Completed in 1831, it was originally named the New Bridge; it's name was changed following a visit from Queen Victoria who proclaimed that it reminded her of the Bridge of Sighs in Venice. Though the two bridges don't look too alike, the name was adopted as not to upset the Queen.
The Kitchen Bridge
The aptly named kitchen bridge provides a route from the New Court of St. John's to the kitchens. It was built in 1709 and inspired by the designs of Christopher Wren.
The Wren Library, built in 1695 and designed by Christopher Wren who also designed St. Paul's Cathedral in London. All the books are stored on the top floor to prevent the historic texts getting ruined during flooding.
Trinity College Bridge
King Henry VIII
King Henry VIII came to Cambridge with the intention of dissolving the catholic institutions of Cambridge University such as St. John's college, his 6th wife, Catherine Parr convinced him to create his own institution instead in order to show the virtues of his new church, the Church of England. Trinity College is now the wealthiest and largest college in Cambridge with assets in excess of two billion pounds.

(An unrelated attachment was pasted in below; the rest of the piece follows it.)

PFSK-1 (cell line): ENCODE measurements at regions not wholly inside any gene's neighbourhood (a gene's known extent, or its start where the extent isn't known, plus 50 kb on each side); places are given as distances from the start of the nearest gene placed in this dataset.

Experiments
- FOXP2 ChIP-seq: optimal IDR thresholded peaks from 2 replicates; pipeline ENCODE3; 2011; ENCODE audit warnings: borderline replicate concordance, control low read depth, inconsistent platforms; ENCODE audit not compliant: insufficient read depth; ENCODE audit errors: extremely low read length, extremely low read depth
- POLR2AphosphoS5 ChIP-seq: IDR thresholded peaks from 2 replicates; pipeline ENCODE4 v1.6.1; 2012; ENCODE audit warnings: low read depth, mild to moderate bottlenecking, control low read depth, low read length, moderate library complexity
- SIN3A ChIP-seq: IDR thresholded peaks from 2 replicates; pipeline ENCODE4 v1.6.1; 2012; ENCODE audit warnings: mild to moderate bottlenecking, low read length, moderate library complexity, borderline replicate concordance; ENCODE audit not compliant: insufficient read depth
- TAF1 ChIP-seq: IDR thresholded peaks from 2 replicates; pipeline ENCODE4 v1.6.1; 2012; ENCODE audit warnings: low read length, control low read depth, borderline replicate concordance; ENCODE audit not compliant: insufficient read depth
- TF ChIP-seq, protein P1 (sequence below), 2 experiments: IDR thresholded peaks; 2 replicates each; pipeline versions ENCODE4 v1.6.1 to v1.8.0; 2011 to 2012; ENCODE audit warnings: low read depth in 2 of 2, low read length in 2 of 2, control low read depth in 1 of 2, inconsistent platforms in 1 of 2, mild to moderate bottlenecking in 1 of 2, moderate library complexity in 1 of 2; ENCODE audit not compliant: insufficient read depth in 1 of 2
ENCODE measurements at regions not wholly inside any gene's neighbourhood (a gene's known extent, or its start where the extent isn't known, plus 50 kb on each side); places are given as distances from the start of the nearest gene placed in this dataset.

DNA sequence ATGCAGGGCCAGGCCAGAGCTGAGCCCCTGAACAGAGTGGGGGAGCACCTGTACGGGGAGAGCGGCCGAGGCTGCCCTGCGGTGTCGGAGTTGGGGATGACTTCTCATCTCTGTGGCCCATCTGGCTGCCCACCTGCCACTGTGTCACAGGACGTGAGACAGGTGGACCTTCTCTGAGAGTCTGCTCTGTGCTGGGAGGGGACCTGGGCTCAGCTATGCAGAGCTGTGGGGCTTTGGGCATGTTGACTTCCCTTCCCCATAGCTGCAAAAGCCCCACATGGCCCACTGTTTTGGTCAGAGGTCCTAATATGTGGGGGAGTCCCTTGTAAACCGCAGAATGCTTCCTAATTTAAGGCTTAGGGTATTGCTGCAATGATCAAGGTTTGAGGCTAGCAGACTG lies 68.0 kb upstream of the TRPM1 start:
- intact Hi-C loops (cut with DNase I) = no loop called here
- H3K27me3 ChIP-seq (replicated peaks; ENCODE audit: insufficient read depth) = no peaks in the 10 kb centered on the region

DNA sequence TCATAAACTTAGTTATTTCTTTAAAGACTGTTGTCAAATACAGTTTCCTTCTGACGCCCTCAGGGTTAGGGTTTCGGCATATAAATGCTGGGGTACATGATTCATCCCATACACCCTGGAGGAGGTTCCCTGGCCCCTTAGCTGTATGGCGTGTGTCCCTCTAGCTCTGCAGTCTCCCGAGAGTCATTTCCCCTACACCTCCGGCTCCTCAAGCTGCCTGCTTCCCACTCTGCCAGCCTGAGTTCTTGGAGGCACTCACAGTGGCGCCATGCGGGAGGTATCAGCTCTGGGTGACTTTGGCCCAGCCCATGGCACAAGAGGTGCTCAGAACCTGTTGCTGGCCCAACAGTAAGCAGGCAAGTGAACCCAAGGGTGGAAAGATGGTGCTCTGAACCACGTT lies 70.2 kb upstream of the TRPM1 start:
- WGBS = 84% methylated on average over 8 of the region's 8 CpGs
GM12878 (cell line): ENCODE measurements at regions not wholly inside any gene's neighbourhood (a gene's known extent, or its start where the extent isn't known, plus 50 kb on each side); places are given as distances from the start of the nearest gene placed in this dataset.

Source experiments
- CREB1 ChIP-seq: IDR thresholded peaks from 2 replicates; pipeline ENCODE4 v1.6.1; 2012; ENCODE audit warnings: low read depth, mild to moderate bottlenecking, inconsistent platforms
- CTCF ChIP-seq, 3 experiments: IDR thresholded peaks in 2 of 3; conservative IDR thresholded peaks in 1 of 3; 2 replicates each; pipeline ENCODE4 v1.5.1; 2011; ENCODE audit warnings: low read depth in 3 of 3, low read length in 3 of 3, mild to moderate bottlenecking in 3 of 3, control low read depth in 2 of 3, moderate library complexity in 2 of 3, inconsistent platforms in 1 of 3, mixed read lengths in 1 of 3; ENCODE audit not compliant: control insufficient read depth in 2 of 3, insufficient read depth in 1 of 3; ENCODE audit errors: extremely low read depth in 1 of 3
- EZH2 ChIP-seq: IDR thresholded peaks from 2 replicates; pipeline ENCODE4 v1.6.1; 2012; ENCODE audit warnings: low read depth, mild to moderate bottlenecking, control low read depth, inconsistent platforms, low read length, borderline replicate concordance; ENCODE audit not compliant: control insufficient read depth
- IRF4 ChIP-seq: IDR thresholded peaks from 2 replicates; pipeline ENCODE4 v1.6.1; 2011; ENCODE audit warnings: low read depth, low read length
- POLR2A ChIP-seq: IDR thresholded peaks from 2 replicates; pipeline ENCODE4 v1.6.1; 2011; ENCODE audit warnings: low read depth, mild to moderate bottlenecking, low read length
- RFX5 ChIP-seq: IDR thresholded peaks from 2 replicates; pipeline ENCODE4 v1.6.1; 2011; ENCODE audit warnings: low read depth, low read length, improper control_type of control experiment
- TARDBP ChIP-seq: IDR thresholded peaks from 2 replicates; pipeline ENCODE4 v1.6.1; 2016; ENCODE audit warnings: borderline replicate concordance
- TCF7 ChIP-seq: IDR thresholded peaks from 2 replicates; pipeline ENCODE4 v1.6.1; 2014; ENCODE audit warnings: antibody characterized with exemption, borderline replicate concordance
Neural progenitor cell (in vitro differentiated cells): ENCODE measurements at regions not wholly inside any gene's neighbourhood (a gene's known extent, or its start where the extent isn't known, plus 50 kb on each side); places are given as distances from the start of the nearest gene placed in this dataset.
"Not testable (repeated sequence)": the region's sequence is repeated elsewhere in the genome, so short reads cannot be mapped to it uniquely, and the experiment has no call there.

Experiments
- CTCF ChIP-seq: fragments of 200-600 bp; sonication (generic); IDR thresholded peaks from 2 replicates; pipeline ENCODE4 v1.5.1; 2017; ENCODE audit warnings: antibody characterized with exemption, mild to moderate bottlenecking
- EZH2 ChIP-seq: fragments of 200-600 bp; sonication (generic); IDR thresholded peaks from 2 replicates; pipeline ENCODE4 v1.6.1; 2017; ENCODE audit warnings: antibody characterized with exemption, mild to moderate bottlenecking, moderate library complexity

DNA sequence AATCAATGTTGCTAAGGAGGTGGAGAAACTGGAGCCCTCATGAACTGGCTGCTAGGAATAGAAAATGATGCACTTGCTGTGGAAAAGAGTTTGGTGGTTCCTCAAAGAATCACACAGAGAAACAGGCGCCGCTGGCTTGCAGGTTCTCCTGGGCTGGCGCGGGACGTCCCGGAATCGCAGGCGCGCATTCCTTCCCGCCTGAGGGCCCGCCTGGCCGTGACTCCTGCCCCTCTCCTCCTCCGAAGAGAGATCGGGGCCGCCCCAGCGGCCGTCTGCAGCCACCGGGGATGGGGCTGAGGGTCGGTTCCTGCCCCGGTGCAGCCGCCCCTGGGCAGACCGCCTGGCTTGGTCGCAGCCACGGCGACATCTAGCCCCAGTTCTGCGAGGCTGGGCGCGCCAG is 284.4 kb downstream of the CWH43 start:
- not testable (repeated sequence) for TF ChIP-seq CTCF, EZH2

Built in 1764, Trinity college bridge was paid for with money left to the college by alumnus Dr. Francais Hooper whoes stone shield is proudly displayed on the bridge, along with the shield of Trinity College.
The Jerwood library, the newest building on the Cam, completed in 1998. The library is nicknamed 'The Titanic Building' as it resembles the bow of a ship entering the water.
The Garret Hostel Bridge
Bishop William Bateman, Bishop of Norwich
Trinity Hall was founded soon after the Black Death, a plague that killed over a third of the population of England between 1348 and 1350; this makes it the 5th oldest college of Cambridge University. It is said that Bateman founded the college in order to fill the defecit of lawyers and clergymen left by the Black Death.